The Hythe, Colchester, Essex

newbeltane

Colchester, United Kingdom

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Another from my series of images taken at the Hythe this summer (2008). This is looking out to sea at low tide.

“The Hythe”

The settlement at the Hythe or New Hythe, Colchester’s port, was physically distinct from the town, being separated from it by arable fields, although it was legally and constitutionally part of the town. It presumably began about the 11th century when the port moved north from the old hythe or Old Heath. The move at Colchester, as at other ports, was probably associated with the construction of quays and possibly with the first improvements to the river.

A cut across the marshes in Wivenhoe parish opposite Old Heath was made after the parish boundary had been fixed but probably before the surviving borough records begin in the early 14th century. St. Leonard’s church at the Hythe was founded before the mid 12th century, but its compact parish contrasts with the dispersed parishes of the intramural churches and suggests that it was relatively late.

In the late 12th century and the early 13th the settlement was called Heia as well as Hythe, the former name presumably referring to inclosures, perhaps of meadow, made when the port was laid out. A tenement there was given to St. John’s in 1160, and a rent from a house there in the later 12th century. St. Leonard’s church stands half way up Hythe Hill, well back from the water front and probably on the edge of the 12th-century settlement; there was still arable land near it in the mid 13th century.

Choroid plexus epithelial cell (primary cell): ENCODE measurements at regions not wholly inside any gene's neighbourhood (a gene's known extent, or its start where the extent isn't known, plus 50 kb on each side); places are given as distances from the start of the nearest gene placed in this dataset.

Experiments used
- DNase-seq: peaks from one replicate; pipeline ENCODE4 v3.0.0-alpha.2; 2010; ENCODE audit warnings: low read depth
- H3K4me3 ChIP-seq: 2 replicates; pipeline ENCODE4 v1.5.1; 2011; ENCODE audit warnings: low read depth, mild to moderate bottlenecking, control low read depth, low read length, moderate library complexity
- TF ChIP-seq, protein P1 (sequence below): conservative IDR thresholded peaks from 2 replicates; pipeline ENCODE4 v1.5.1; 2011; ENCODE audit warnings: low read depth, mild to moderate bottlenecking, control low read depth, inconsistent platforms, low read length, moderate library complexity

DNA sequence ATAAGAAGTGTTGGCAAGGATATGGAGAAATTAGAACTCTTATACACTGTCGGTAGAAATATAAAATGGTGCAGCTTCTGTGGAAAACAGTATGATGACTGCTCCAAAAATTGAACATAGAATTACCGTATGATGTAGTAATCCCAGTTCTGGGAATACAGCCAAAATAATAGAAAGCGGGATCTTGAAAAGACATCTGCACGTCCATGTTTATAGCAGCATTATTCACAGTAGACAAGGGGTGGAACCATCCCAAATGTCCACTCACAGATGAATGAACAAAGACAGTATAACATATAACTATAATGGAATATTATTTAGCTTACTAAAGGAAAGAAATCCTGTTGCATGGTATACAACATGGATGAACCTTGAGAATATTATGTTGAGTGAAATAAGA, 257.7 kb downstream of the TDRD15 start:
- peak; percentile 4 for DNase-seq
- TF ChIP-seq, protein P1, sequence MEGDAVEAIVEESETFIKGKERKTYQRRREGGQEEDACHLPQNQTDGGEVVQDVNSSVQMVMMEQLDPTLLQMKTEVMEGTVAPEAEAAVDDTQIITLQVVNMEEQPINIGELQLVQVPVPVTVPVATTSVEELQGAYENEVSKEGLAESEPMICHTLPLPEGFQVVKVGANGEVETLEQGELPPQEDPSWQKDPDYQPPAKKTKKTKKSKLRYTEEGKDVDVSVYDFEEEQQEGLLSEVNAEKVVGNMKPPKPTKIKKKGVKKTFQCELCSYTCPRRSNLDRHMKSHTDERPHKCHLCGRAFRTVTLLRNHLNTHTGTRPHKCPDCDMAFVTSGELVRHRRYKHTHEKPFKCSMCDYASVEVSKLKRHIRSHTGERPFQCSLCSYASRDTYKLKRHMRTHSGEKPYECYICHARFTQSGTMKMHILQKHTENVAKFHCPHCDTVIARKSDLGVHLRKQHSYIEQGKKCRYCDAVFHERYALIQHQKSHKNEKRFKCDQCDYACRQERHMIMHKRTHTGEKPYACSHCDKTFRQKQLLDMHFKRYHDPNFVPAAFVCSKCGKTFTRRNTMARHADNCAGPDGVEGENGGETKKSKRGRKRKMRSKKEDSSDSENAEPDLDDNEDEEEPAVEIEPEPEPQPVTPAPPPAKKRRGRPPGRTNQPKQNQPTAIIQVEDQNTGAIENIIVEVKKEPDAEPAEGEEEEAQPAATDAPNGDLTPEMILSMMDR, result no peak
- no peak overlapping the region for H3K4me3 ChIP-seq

The Hythe was developed, both as a port and as a suburb, in the 14th century, the borough leasing land for quays and warehouses in the 1330s and 1340s. By the mid 14th century the quays and the road behind them may have extended some distance southwards from the bottom of Hythe Hill. Buildings were similar to those in the rest of the town, and there are indications of pressure on street frontages. A shop with a solar above it had apparently been built on a tenement at the Hythe by 1384. A new building encroached on the road in 1392-3.

Most if not all houses stood along Hythe Hill or behind the quays, but by 1352 there was a back lane, North Lane or Church Lane, behind houses on the north side of Hythe Hill. South Lane, recorded in 1427, may have been the road behind the quays. (fn. 96) A footbridge built across the river in 1407 was replaced by a cart bridge in 1473-4, but there was no building on the eastern bank of the river in the Middle Ages.

Artwork Comments

  • clisue
  • newbeltane
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